|Fine, but should they?|
For example the mission statement of The Richard Dawkins Foundation states: Our mission is to support scientific education, critical thinking and evidence-based understanding of the natural world in the quest to overcome religious fundamentalism, superstition, intolerance and human suffering. (Of course, this means overcoming intolerance of good people. Bad people, for example someone like myself who gives his children a religious education should not be tolerated. Obviously.)
However how solid is science?
Here are 5 retracted science studies from 2012:
Korean scientist Hyung-In Moon took the concept of scientific peer review to a whole new level by reviewing his own papers under various fake names.
Computers and Mathematics with Applications published a one-page article entitled "A computer application in mathematics" by the perhaps fictitious M. Sivasubramanian and S. Kalimuthu. It was actually a spoof, unnoticed by the journal's editors.
The Dutch social psychologist Diederik Stapel has pondered some deep questions. His research has found that, paradoxically: failure sometimes feels better than success; beauty ads make women feel ugly; power increases infidelity among men and women; and comparing yourself to others might help you persevere with studying or dieting but ultimately won't make you happier. The only problem is that his research appears to be either mostly or completely fabricated.
In 2008, scientists published a paper in the International Journal of Andrology stating that cellphones in standby mode lowered the sperm count and caused other adverse changes in the testicles of rabbits. In March 2012, the authors retracted the paper. It seems the lead author didn't get permission from his two co-authors and, according to the retraction notice, there was a "lack of evidence to justify the accuracy of the data presented in the article." The lead author lifted data and figures from his two previously published papers that doom rabbits and their sperm. But alas, one of those papers also was retracted this year and the other soon will be.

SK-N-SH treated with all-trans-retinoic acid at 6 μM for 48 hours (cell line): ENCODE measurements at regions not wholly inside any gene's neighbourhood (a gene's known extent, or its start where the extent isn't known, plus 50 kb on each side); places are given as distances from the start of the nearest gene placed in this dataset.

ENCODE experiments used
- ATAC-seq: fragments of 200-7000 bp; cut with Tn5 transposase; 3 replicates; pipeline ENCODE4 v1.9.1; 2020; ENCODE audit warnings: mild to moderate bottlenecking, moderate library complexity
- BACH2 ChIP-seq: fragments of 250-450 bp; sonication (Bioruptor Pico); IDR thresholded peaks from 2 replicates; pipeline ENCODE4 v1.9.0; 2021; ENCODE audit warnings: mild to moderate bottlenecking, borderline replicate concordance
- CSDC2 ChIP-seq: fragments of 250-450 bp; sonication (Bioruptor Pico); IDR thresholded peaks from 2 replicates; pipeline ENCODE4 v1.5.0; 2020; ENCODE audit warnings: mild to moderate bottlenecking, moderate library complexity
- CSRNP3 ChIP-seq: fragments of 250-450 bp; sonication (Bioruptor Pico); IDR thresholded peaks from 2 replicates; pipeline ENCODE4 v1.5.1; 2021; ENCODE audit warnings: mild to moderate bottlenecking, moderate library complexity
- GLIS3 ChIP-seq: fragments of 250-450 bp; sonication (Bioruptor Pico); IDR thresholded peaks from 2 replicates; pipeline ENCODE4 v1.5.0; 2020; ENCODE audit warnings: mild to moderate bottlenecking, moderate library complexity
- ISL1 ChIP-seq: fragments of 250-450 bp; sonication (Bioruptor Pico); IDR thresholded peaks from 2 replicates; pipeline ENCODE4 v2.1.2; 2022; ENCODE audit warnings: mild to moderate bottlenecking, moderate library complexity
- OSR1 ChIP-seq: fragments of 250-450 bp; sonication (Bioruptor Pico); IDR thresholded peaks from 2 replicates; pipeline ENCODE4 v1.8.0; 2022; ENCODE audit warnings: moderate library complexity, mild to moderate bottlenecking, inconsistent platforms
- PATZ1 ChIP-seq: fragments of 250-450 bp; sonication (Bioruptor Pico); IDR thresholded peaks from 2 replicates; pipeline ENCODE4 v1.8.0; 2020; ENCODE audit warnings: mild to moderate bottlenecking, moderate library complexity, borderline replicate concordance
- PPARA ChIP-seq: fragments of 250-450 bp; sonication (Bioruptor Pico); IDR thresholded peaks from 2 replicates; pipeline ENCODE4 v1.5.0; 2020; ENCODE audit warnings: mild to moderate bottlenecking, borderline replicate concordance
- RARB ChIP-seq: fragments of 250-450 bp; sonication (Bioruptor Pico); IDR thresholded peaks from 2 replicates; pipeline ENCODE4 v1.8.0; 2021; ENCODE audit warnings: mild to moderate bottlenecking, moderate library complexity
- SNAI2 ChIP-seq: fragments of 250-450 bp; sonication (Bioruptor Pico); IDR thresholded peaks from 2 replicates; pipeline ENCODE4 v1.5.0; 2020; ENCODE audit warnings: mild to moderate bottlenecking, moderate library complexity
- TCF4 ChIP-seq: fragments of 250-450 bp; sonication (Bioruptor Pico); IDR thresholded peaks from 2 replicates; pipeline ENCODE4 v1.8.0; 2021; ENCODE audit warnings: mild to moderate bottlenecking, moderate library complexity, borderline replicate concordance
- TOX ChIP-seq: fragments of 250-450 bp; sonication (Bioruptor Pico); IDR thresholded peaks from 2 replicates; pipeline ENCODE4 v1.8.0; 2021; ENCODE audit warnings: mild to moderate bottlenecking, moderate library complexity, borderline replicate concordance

In early October Hisashi Moriguchi, a visiting researcher at the University of Tokyo, claimed at a New York Stem Cell Foundation meeting to have advanced this technology to cure a person with terminal heart failure. However, two institutions listed as collaborating on Moriguchi's related papers — Harvard Medical School and Massachusetts General Hospital — denied that any of Moriguchi's procedures took place there. By Oct. 19, the University of Tokyo fired Moriguchi for scientific dishonesty even as the investigation was just getting underway.
As in any other human endeavor, when it comes to science, "Trust, but verify".